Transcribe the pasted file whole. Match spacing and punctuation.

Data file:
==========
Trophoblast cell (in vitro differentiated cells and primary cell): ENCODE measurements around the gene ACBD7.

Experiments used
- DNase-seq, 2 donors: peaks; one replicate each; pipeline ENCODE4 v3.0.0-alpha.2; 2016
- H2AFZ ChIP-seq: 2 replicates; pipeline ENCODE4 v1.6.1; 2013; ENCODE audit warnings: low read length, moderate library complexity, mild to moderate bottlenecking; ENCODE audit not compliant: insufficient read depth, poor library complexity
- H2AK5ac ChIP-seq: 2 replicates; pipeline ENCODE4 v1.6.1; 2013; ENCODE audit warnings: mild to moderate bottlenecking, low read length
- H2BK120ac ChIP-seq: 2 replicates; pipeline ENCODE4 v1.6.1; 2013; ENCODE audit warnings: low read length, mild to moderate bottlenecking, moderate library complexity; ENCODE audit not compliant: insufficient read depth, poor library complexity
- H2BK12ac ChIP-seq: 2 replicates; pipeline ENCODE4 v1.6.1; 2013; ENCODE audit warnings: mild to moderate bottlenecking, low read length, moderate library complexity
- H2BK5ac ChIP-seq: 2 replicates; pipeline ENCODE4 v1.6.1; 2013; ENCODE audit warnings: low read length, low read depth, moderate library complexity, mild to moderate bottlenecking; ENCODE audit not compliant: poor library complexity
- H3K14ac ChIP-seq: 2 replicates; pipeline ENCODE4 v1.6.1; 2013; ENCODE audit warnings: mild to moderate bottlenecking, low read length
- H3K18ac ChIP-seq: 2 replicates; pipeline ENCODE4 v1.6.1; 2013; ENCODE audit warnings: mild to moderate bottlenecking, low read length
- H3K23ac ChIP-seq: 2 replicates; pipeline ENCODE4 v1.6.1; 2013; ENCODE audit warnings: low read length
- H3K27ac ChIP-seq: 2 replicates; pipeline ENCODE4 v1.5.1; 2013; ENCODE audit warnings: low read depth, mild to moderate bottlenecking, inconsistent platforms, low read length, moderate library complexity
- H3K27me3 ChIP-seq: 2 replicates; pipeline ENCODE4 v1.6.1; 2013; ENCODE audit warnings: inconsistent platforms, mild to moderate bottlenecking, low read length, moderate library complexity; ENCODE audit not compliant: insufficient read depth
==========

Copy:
Trophoblast cell (in vitro differentiated cells and primary cell): ENCODE measurements around the gene ACBD7.

Experiments used
- DNase-seq, 2 donors: peaks; one replicate each; pipeline ENCODE4 v3.0.0-alpha.2; 2016
- H2AFZ ChIP-seq: 2 replicates; pipeline ENCODE4 v1.6.1; 2013; ENCODE audit warnings: low read length, moderate library complexity, mild to moderate bottlenecking; ENCODE audit not compliant: insufficient read depth, poor library complexity
- H2AK5ac ChIP-seq: 2 replicates; pipeline ENCODE4 v1.6.1; 2013; ENCODE audit warnings: mild to moderate bottlenecking, low read length
- H2BK120ac ChIP-seq: 2 replicates; pipeline ENCODE4 v1.6.1; 2013; ENCODE audit warnings: low read length, mild to moderate bottlenecking, moderate library complexity; ENCODE audit not compliant: insufficient read depth, poor library complexity
- H2BK12ac ChIP-seq: 2 replicates; pipeline ENCODE4 v1.6.1; 2013; ENCODE audit warnings: mild to moderate bottlenecking, low read length, moderate library complexity
- H2BK5ac ChIP-seq: 2 replicates; pipeline ENCODE4 v1.6.1; 2013; ENCODE audit warnings: low read length, low read depth, moderate library complexity, mild to moderate bottlenecking; ENCODE audit not compliant: poor library complexity
- H3K14ac ChIP-seq: 2 replicates; pipeline ENCODE4 v1.6.1; 2013; ENCODE audit warnings: mild to moderate bottlenecking, low read length
- H3K18ac ChIP-seq: 2 replicates; pipeline ENCODE4 v1.6.1; 2013; ENCODE audit warnings: mild to moderate bottlenecking, low read length
- H3K23ac ChIP-seq: 2 replicates; pipeline ENCODE4 v1.6.1; 2013; ENCODE audit warnings: low read length
- H3K27ac ChIP-seq: 2 replicates; pipeline ENCODE4 v1.5.1; 2013; ENCODE audit warnings: low read depth, mild to moderate bottlenecking, inconsistent platforms, low read length, moderate library complexity
- H3K27me3 ChIP-seq: 2 replicates; pipeline ENCODE4 v1.6.1; 2013; ENCODE audit warnings: inconsistent platforms, mild to moderate bottlenecking, low read length, moderate library complexity; ENCODE audit not compliant: insufficient read depth